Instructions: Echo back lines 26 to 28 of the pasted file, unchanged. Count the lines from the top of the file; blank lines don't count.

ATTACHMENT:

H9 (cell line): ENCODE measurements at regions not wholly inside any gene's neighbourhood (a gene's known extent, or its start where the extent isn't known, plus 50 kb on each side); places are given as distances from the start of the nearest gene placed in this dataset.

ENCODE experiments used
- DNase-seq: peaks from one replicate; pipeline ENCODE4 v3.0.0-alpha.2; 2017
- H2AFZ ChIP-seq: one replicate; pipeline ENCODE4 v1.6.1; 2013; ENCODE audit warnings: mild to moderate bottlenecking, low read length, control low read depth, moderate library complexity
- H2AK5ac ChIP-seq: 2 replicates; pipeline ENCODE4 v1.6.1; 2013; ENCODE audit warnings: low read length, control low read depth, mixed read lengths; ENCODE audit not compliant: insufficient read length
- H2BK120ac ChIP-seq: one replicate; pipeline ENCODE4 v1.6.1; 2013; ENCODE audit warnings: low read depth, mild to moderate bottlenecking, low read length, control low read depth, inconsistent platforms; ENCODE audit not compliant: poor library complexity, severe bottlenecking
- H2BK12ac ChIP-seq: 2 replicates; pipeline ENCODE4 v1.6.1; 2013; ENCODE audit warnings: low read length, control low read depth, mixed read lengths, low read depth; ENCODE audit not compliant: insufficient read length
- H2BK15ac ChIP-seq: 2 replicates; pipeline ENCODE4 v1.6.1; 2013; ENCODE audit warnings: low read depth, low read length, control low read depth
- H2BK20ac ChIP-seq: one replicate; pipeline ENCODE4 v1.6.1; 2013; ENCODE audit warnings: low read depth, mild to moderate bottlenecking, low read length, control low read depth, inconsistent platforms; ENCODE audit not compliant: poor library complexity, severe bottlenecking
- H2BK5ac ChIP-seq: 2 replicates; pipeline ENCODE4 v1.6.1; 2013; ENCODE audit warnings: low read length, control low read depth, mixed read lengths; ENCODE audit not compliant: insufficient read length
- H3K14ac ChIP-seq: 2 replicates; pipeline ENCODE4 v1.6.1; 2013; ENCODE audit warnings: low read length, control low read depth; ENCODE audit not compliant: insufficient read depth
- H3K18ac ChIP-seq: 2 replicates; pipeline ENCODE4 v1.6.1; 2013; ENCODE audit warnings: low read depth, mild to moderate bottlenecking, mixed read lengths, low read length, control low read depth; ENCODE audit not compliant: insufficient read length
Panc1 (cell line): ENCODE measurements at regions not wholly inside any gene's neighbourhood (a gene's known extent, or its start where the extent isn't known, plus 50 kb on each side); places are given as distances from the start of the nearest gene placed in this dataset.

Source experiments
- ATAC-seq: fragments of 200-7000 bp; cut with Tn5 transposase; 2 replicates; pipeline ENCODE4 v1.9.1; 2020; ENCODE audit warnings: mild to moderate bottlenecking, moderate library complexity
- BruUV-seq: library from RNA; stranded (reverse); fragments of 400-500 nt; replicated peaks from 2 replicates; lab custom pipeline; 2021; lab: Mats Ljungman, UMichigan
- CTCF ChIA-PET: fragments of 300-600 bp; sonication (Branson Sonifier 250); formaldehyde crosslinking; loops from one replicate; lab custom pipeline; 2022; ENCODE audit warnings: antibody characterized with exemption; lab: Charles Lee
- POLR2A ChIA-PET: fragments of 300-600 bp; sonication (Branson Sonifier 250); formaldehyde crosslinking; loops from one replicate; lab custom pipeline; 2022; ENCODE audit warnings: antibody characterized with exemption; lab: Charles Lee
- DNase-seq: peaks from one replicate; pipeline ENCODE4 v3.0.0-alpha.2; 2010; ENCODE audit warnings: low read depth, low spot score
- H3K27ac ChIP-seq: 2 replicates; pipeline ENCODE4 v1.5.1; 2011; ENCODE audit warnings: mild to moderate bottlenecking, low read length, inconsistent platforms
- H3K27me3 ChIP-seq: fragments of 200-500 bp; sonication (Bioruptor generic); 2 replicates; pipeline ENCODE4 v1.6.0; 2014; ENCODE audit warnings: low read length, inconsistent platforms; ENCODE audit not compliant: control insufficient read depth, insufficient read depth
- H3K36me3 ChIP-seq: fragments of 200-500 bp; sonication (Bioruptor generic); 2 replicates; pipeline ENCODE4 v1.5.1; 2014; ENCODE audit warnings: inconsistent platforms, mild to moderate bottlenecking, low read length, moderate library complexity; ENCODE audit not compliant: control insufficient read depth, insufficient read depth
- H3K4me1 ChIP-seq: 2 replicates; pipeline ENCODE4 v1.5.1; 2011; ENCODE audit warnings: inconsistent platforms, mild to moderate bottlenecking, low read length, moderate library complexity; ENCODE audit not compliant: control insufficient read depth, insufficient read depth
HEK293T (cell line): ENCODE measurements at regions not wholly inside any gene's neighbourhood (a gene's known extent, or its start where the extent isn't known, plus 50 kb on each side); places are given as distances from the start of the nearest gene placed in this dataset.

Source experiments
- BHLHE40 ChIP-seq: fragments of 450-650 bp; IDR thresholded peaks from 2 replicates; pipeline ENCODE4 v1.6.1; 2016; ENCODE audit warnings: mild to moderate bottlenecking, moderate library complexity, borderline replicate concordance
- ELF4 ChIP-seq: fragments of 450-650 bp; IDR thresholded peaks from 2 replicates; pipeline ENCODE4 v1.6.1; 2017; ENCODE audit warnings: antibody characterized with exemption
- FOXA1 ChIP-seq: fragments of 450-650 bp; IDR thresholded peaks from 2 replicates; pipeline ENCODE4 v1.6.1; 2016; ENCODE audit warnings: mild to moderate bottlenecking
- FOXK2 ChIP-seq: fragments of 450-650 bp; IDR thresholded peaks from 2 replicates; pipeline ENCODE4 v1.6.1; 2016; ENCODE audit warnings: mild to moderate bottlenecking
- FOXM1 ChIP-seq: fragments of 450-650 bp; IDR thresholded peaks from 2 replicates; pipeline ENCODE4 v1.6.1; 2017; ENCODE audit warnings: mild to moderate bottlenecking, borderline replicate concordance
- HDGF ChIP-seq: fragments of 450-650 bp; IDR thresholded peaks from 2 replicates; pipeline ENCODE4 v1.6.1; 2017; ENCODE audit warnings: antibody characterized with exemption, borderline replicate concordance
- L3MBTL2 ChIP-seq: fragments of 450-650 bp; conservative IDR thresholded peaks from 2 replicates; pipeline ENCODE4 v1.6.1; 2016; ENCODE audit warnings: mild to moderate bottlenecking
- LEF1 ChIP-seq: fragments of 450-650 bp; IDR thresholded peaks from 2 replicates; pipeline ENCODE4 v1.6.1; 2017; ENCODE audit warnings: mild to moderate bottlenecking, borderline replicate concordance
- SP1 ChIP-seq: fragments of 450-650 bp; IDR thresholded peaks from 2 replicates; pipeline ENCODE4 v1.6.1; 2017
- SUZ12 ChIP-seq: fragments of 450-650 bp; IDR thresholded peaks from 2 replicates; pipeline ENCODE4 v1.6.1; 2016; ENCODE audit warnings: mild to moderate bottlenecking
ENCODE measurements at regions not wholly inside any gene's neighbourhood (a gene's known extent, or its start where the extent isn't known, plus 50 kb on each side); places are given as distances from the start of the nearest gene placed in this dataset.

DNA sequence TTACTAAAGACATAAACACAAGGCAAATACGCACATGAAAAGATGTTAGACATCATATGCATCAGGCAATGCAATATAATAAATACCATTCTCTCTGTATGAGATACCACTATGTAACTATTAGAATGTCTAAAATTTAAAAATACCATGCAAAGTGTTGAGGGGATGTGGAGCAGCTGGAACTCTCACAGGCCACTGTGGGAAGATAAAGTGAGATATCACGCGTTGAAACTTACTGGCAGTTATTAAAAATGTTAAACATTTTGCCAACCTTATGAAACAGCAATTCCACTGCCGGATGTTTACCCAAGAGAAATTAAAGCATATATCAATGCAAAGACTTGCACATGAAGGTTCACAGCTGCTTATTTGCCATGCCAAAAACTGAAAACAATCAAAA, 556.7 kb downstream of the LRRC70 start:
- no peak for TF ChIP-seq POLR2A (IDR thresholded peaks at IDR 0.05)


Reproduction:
- BHLHE40 ChIP-seq: fragments of 450-650 bp; IDR thresholded peaks from 2 replicates; pipeline ENCODE4 v1.6.1; 2016; ENCODE audit warnings: mild to moderate bottlenecking, moderate library complexity, borderline replicate concordance
- ELF4 ChIP-seq: fragments of 450-650 bp; IDR thresholded peaks from 2 replicates; pipeline ENCODE4 v1.6.1; 2017; ENCODE audit warnings: antibody characterized with exemption
- FOXA1 ChIP-seq: fragments of 450-650 bp; IDR thresholded peaks from 2 replicates; pipeline ENCODE4 v1.6.1; 2016; ENCODE audit warnings: mild to moderate bottlenecking